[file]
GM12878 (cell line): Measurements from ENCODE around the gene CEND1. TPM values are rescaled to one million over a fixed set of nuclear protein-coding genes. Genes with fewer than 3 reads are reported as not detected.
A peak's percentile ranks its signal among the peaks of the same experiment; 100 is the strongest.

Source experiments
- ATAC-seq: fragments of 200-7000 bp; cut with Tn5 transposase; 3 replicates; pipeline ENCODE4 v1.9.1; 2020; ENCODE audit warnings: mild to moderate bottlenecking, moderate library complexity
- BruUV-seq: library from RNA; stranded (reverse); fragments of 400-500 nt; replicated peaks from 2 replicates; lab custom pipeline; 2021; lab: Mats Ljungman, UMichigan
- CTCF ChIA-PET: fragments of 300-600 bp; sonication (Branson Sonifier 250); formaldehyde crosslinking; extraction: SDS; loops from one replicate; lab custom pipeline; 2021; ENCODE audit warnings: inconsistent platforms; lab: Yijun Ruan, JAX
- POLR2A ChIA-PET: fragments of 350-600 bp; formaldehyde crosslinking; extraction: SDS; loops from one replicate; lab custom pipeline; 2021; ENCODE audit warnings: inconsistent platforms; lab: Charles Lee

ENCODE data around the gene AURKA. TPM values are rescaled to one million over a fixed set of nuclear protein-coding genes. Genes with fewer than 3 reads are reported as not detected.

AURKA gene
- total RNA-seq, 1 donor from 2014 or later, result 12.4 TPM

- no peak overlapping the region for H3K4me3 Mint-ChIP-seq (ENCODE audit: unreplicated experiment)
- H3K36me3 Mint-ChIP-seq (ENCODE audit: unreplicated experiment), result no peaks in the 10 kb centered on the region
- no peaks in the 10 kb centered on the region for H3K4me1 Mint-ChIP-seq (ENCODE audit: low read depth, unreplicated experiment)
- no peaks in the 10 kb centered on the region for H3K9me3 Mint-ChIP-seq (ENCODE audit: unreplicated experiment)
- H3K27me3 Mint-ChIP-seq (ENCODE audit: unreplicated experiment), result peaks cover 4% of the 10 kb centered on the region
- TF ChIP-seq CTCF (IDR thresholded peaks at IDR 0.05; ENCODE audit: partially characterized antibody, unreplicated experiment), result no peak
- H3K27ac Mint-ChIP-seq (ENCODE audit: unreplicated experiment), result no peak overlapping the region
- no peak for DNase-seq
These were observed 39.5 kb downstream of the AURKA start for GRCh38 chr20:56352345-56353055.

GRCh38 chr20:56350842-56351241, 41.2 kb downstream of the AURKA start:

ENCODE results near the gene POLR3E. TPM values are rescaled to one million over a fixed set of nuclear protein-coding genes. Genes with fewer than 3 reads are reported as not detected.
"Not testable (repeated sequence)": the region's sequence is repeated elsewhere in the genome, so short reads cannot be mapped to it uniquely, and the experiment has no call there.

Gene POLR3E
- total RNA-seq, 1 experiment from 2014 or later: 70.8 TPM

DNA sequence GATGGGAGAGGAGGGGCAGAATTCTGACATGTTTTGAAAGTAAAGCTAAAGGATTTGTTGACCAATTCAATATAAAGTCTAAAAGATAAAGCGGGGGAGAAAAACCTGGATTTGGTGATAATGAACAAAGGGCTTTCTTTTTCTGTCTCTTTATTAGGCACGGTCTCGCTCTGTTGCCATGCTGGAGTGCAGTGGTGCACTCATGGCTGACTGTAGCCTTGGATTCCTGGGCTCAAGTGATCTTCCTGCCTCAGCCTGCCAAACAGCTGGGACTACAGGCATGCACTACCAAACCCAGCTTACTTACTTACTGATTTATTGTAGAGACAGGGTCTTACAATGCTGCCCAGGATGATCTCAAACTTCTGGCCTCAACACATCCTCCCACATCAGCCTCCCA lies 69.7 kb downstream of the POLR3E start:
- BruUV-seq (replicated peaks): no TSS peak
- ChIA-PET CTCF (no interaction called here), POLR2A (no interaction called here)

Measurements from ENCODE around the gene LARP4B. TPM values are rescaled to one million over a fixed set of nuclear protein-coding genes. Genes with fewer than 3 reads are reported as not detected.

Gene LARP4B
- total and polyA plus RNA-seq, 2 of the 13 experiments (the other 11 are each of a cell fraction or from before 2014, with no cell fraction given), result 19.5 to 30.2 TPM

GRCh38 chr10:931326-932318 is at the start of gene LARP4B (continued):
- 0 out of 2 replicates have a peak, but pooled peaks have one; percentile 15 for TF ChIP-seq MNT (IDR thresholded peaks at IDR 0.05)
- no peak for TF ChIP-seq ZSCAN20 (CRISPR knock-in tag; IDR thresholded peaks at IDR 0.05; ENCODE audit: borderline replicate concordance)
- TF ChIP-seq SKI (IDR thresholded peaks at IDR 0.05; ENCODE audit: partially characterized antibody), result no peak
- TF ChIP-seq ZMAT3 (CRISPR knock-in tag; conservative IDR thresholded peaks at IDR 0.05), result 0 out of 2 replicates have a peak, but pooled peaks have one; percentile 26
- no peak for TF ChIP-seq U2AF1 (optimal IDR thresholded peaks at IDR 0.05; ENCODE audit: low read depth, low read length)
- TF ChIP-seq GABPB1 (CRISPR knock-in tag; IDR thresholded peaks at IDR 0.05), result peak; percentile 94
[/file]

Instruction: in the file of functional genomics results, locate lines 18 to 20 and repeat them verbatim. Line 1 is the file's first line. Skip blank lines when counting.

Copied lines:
- no peak for DNase-seq
These were observed 39.5 kb downstream of the AURKA start for GRCh38 chr20:56352345-56353055.

GRCh38 chr20:56350842-56351241, 41.2 kb downstream of the AURKA start: